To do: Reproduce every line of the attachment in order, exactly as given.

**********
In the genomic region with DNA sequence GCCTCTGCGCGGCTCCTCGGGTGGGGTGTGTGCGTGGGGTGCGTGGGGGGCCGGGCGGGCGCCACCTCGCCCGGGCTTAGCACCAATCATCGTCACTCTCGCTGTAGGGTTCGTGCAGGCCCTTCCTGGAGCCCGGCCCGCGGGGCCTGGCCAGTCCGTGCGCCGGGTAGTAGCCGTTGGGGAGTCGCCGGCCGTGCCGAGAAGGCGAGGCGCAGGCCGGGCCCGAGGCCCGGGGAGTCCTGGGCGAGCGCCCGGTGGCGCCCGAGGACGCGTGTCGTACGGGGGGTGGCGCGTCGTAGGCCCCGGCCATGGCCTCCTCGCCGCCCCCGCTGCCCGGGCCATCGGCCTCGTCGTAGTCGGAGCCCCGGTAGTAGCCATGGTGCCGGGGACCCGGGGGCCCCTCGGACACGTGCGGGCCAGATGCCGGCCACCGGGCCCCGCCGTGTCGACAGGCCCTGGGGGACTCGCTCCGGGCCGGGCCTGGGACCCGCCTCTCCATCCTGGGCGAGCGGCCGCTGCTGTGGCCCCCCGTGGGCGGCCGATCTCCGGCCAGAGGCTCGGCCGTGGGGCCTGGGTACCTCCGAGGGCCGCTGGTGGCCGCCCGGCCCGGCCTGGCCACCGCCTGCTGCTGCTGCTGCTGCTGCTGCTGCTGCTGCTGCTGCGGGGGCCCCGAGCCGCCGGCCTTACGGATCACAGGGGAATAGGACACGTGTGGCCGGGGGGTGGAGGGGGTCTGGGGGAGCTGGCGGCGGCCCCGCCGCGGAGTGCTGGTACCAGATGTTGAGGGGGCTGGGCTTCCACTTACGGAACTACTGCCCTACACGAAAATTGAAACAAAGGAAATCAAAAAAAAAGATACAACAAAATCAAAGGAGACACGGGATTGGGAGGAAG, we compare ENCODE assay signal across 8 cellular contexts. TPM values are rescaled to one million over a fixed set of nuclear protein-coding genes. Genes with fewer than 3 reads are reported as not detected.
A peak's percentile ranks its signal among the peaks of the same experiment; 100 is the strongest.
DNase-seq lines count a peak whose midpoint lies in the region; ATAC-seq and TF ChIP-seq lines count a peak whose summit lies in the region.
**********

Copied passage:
In the genomic region with DNA sequence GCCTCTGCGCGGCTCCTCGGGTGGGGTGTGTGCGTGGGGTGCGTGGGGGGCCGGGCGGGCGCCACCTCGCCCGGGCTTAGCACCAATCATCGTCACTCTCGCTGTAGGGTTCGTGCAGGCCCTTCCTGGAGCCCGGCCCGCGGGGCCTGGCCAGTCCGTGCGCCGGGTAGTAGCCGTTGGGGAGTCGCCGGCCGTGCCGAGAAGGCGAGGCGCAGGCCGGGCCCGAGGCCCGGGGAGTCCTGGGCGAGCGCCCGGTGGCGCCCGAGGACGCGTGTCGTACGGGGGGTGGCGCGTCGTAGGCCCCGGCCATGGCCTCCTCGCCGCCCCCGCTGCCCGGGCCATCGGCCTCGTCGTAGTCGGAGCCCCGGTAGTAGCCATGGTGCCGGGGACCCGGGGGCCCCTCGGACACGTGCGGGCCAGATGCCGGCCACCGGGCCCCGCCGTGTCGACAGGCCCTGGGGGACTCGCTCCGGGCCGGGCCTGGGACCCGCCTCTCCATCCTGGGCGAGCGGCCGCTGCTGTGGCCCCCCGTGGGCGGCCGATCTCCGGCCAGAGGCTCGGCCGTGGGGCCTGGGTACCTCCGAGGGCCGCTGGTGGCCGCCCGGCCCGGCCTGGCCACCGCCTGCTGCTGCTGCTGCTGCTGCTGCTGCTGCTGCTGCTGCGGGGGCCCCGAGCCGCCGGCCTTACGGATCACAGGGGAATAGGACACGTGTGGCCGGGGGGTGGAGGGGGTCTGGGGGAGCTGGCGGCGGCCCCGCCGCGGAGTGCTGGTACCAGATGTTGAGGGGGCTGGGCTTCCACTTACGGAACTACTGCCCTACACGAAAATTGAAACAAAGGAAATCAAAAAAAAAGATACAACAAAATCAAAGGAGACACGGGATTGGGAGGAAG, we compare ENCODE assay signal across 8 cellular contexts. TPM values are rescaled to one million over a fixed set of nuclear protein-coding genes. Genes with fewer than 3 reads are reported as not detected.
A peak's percentile ranks its signal among the peaks of the same experiment; 100 is the strongest.
DNase-seq lines count a peak whose midpoint lies in the region; ATAC-seq and TF ChIP-seq lines count a peak whose summit lies in the region.